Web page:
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Monday, 24 September 2018 15:05

The Fate of ACA Depends on a Texas Courtroom

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The partisan battle over the Affordable Care Act (ACA) heated up once again during the first week of September, when Judge Reed O’Connor in Fort Worth, Texas heard arguments from Republican attorneys general stating that the ACA is unconstitutional.  Although it may take a few weeks or even months for the judge to render his decision, the healthcare industry continues to speculate about the potential implications for the market, individuals, and employer group plans.  The crux of the issue is around the individual mandate and the preexisting condition protections that the ACA introduced.

The Republicans’ argument:

  • In February of this year, 20 Republican Attorneys General and/or States sued the federal government saying that since the Supreme Court upheld the individual mandate provision of the ACA as a legitimate use of their taxing power in 2012, eliminating that tax penalty for not having insurance in theory would make the entire ACA unconstitutional.

  • Trump’s Tax Cuts and Jobs Act last year did in fact eliminate the individual mandate (starting in 2019), and the Republicans believe that when the penalty i.e. “tax” was removed, the entire ACA bill should have been rendered unconstitutional.

  • The Texas v. U.S. lawsuit asks the judge for a preliminary injunction, which would halt the provisions of the ACA that are in dispute (including protection for pre-existing conditions) and would prohibit the federal government from acting under the authority of the ACA.

  • Interestingly, the defendant in the case is technically our Republican president, Donald Trump.  However his administration announced this June that it would not defend the ACA in court.

  • Republicans stated that if they cannot get the ACA repealed, they would accept the elimination of preexisting condition protections.  

The Democrats’ argument:

  • The Democratic Attorneys General, who stepped in when the Federal Government declined to defend the suit, continue to defend the ACA and argued that eliminating the individual tax penalty should not result in the abolishment of the entire law.

  • The Justice Department has said that without the individual mandate, insurance carriers should no longer be forced to sell policies to people with preexisting conditions without being able to charge them more, but it’s safe to say that most Democratic senators disagree with this opinion.

    • Because they know preexisting condition protection is a popular provision of the ACA, several Republican senators also introduced legislation last month that would require insurers to issue policies to those with pre-existing conditions, but Democratic critics were quick to argue that the bill doesn’t offer the same protections the ACA does as insurers wouldn’t have to actually provide coverage for those conditions.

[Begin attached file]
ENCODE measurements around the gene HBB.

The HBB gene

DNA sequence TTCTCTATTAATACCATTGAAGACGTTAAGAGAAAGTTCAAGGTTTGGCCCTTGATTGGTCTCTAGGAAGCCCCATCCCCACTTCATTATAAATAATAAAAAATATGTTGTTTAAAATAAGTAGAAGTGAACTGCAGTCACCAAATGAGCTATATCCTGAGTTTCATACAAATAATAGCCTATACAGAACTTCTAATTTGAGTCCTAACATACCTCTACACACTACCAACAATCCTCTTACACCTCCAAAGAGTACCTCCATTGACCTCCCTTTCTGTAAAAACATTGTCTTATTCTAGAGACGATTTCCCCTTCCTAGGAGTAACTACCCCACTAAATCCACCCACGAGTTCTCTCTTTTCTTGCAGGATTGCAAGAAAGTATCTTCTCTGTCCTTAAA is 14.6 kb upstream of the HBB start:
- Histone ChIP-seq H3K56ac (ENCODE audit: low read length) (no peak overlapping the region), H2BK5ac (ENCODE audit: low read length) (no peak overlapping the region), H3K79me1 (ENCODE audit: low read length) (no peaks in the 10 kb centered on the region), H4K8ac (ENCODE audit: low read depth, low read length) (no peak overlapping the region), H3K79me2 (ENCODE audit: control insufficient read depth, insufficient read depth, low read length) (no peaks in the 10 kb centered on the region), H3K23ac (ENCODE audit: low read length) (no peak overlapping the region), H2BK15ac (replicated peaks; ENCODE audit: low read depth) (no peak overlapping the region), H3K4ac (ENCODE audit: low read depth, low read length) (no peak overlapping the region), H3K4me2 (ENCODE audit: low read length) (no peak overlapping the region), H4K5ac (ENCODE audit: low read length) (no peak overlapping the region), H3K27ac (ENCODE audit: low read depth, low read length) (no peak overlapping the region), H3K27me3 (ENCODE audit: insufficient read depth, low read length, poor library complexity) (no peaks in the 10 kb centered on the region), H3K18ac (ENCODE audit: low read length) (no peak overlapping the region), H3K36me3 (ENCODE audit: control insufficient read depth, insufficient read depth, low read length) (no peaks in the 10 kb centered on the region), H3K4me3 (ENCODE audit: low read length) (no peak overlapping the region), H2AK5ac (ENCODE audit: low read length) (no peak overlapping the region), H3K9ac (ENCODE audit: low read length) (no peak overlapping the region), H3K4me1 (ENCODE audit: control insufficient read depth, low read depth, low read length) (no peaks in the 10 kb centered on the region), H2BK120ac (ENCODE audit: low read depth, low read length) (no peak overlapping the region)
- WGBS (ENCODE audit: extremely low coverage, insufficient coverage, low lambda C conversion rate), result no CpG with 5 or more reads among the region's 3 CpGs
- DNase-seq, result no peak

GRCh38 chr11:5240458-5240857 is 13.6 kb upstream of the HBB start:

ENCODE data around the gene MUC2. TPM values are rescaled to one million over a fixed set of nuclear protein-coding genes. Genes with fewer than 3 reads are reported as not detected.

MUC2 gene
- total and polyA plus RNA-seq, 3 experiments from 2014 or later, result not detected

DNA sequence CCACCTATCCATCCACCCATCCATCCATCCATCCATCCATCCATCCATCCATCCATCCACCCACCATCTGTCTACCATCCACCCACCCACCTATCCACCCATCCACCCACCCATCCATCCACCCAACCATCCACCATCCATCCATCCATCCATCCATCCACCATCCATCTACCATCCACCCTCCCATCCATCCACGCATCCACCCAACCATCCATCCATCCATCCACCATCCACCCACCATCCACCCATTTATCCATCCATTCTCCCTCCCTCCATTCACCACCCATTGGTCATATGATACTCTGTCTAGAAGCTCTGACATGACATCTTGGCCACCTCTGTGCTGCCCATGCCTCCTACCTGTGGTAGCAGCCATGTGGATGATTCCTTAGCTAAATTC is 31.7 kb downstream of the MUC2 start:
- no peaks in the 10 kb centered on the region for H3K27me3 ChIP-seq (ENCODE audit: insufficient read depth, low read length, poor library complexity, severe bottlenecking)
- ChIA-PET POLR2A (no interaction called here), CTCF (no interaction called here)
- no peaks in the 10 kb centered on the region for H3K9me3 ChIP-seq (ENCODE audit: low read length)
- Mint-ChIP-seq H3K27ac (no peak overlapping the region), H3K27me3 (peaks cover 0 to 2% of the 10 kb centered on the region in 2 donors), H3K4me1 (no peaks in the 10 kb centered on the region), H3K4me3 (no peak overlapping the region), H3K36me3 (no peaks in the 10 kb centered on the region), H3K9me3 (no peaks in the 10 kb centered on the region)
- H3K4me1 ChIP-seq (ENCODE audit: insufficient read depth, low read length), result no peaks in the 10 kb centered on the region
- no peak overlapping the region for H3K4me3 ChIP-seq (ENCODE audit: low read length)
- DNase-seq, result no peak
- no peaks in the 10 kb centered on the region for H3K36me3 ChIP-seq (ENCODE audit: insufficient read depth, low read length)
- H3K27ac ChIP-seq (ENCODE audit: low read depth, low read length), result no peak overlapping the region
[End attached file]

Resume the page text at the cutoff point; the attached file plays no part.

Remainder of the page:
What could happen next:

  • While no one is sure when Judge O’Connell will announce his decision, granting the preliminary injunction could create chaos in the health insurance system.  The ACA made major changes to the individual and group insurance markets, as well as payment rate changes for providers accepting Medicare and Medicaid.  No one knows what might happen to the healthcare system if the rug is pulled out from under the ACA, but it certainly has the provider community and the insurance carriers nervous. So much time and money has already been invested in the ACA, and to have it abolished all of a sudden might be a hard pill to swallow.

  • If the judge doesn’t grant the injunction or doesn’t rule in favor of the GOP, it’s business as usual for the ACA (except that the individual penalty will still go away for 2019).

  • The judge’s decision could also be appealed, possibly all the way to the Supreme Court.

Potential implications for employer health plans if the ACA were deemed unconstitutional:

  • No employer mandate or penalties for not offering coverage to workers.

  • No employer reporting requirements regarding coverage.

  • Group plans would no longer be subject to actuarial value rules (metal level plans), essential health benefit rules (free preventive care, annual limits on out-of-pocket maximums), or affordability rules.

  • No future “Cadillac Tax.”

  • Although unlikely, pre-existing condition limitations could creep back into individual insurance plans. Group insurance plans are also protected from pre-ex limitations by the 1996 provisions of HIPPA, but we could go back to the days of new employees having to provide proof of prior coverage.

To read more and see a timeline tracking the key developments in the past year regarding the ACA, visit this link

Read 2049 times Last modified on Monday, 14 September 2020 11:31
Tonya Young

Tonya is our Senior Account Manager and brings eleven years of prior insurance company expertise to Fall River, having worked at Anthem Blue Cross and Great-West Healthcare (now part of CIGNA). Tonya holds a Bachelor of Science in Psychology from Texas A&M University. Originally from Minnesota, she loves the Colorado outdoors and enjoys family time with her young daughter.